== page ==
A British country music fan with a "God Bless Texas" tattoo, whom I met at the Equiblues rodeo and country festival in France. Photo (c) Ruth Ellen Gruber
By Ruth Ellen Gruber
In the London newspaper The Independent, a "former cynic" named Simmy Richman asks the question "Will the movie Crazy Heart persuade Britons that there's more to country and western music than line dancing, Garth Brooks and rootin', tootin' Nashville?" His answer? Essentially, he hopes so, because he himself has seen the light -- and before the movie came out.
Richman's article is called "Another Country: Why everything you thought you knew about cowboy music is wrong."
In it, Richman tells about his own "conversion" to country fan -- which entailed overcoming the stereotypes associated with the music, and which -- as I have written on this blog -- are widespread. His admission is almost like the confession of some secret vice at a 12-step program meeting.
(See my posts about the Polish country singer Lonstar and his song "What's This Country Thing", in which he tries to explain the country western phenomenon to a skeptic. The gist of the song is Lonstar's answers to a "lady" who asks the question, "What's this country thing" -- i.e. what is the appeal of country music. In Europe, where hardcore fans often dress up in wild west attire -- and drink a lot... and line-dance a lot..., country music is often scorned by the mainstream. Lovers of pure American country music are sometimes embarrassed by the raucous "scene" -- such as that associated with the trucker festivals and other big events, where a carnival atmosphere can prevail. )It is the butt of musical jokes, but here's the punch line: my name is Simmy Richman and I love country music.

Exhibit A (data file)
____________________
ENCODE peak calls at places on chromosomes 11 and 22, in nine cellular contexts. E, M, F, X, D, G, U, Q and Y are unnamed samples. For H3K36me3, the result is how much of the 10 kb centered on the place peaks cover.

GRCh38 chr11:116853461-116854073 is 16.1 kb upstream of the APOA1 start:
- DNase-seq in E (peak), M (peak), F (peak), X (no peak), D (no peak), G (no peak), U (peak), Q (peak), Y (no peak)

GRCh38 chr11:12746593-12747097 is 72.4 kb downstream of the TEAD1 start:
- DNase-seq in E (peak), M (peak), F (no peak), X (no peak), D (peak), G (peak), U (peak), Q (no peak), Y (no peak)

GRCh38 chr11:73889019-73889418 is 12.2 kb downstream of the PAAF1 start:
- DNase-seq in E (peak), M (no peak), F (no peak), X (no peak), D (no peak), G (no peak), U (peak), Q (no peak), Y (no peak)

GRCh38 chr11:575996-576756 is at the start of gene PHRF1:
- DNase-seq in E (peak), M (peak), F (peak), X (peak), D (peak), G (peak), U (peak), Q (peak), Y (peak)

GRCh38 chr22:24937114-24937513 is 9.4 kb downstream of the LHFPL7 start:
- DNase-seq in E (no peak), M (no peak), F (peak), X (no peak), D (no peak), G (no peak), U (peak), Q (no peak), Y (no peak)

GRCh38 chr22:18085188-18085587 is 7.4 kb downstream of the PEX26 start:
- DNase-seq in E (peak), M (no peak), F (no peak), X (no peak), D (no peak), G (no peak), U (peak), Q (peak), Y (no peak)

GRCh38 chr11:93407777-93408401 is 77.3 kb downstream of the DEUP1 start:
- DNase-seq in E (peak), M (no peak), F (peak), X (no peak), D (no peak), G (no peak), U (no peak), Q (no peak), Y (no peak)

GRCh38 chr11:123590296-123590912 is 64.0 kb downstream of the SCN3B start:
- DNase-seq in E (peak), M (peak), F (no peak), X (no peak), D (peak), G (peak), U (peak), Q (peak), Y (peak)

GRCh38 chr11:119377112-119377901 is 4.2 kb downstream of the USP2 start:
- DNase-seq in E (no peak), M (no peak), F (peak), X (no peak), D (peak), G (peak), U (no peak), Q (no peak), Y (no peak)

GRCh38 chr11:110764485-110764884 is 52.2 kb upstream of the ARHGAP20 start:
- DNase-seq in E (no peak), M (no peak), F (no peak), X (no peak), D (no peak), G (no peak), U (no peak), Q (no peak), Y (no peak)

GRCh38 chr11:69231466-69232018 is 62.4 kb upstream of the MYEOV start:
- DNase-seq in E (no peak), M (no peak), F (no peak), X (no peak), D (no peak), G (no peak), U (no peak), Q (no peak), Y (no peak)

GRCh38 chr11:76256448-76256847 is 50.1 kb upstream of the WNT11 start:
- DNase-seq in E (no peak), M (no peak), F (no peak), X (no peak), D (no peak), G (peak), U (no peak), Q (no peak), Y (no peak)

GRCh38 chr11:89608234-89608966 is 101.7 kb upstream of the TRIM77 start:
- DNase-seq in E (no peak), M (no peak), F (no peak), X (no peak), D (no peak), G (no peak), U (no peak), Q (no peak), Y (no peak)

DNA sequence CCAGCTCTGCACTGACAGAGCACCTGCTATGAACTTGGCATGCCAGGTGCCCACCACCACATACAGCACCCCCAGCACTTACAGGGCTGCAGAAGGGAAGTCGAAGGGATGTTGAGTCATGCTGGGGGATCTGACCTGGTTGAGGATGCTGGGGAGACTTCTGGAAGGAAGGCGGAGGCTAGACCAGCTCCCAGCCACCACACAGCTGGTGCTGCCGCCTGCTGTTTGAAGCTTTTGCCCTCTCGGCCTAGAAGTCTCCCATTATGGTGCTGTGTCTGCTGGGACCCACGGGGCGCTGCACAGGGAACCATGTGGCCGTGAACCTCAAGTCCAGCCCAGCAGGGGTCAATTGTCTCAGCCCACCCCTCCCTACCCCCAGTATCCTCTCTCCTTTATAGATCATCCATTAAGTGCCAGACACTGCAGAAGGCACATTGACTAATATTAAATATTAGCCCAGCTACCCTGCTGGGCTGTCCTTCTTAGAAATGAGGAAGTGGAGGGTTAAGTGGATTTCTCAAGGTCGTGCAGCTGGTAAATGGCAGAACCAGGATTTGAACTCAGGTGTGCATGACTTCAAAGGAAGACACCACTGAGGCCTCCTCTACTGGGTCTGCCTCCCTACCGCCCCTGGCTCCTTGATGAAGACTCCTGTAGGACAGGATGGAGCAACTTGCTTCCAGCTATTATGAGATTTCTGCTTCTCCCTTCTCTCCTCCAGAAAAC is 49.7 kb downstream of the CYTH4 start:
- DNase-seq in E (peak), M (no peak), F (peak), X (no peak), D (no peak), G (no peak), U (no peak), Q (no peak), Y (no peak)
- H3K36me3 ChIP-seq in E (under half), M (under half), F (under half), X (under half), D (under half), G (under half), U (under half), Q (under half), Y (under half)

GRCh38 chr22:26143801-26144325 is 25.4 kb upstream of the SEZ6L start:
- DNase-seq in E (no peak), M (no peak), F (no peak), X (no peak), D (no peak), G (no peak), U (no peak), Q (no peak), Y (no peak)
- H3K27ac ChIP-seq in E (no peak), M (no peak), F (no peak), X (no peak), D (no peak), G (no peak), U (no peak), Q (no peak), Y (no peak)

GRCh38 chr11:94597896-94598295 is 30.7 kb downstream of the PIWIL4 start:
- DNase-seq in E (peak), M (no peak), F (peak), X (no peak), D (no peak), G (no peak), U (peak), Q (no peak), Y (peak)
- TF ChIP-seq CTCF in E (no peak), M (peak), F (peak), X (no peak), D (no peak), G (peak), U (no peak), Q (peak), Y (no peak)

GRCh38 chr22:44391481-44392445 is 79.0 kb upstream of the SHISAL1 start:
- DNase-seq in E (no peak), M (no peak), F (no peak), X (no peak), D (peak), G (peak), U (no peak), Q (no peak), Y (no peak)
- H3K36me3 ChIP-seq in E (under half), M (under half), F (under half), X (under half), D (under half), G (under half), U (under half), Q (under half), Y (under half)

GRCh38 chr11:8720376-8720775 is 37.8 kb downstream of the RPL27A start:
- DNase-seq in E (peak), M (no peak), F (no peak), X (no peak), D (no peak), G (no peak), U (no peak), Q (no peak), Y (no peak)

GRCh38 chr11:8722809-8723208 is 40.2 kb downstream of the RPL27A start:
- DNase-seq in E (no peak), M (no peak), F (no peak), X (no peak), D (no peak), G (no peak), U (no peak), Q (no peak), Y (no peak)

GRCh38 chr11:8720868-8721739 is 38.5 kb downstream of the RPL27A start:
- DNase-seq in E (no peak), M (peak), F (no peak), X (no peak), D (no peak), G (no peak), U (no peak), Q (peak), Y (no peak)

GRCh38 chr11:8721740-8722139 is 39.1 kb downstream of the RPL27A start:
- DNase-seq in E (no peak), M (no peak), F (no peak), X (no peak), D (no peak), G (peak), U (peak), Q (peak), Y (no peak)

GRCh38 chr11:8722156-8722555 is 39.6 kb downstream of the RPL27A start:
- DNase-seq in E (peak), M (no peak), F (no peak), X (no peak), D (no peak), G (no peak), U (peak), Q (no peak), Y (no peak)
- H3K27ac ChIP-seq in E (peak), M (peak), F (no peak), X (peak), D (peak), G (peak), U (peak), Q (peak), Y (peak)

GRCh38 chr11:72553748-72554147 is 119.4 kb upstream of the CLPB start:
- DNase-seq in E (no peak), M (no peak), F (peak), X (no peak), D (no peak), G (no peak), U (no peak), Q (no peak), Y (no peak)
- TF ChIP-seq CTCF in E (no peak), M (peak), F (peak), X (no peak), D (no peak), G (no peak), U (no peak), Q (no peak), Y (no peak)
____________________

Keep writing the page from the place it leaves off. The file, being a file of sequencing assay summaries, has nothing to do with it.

From Richman's article:
"The main hurdle I have to overcome is getting over the word 'country'," says Paul Spencer, curator and organiser of Maverick, the UK's only festival dedicated to this music. "Like 'folk', it's a word with negative connotations, but this music is an authentic combination of folk, gospel and the blues and, apart from the DJ Bob Harris, it gets no exposure in the UK." To combat this, Spencer sells his festival by emphasising the intimate setting, the good-natured vibe and its dedication to "roots" music. "Children love to see real musicians playing real music, and I want people to come and give themselves to me for the weekend and trust in my judgement about the acts I put on, many of whom they may never have heard of.
Is Maverick the only country music festival in England? There are certainly bluegrass festivals in the U.K. Check out the web links -- such as Country Music in Britain. A lot of the music Richman likes falls under "alt.country" or "americana" -- see the Americana UK web site for listings. There are clubs and saloons all around the country, plus local artists. And big name groups also perform.
And let's not forget that, back in the heyday of the 1970s and 1980s, there were huge country music festivals featuring Johnny Cash and other legends that filled Wembley Stadium in London.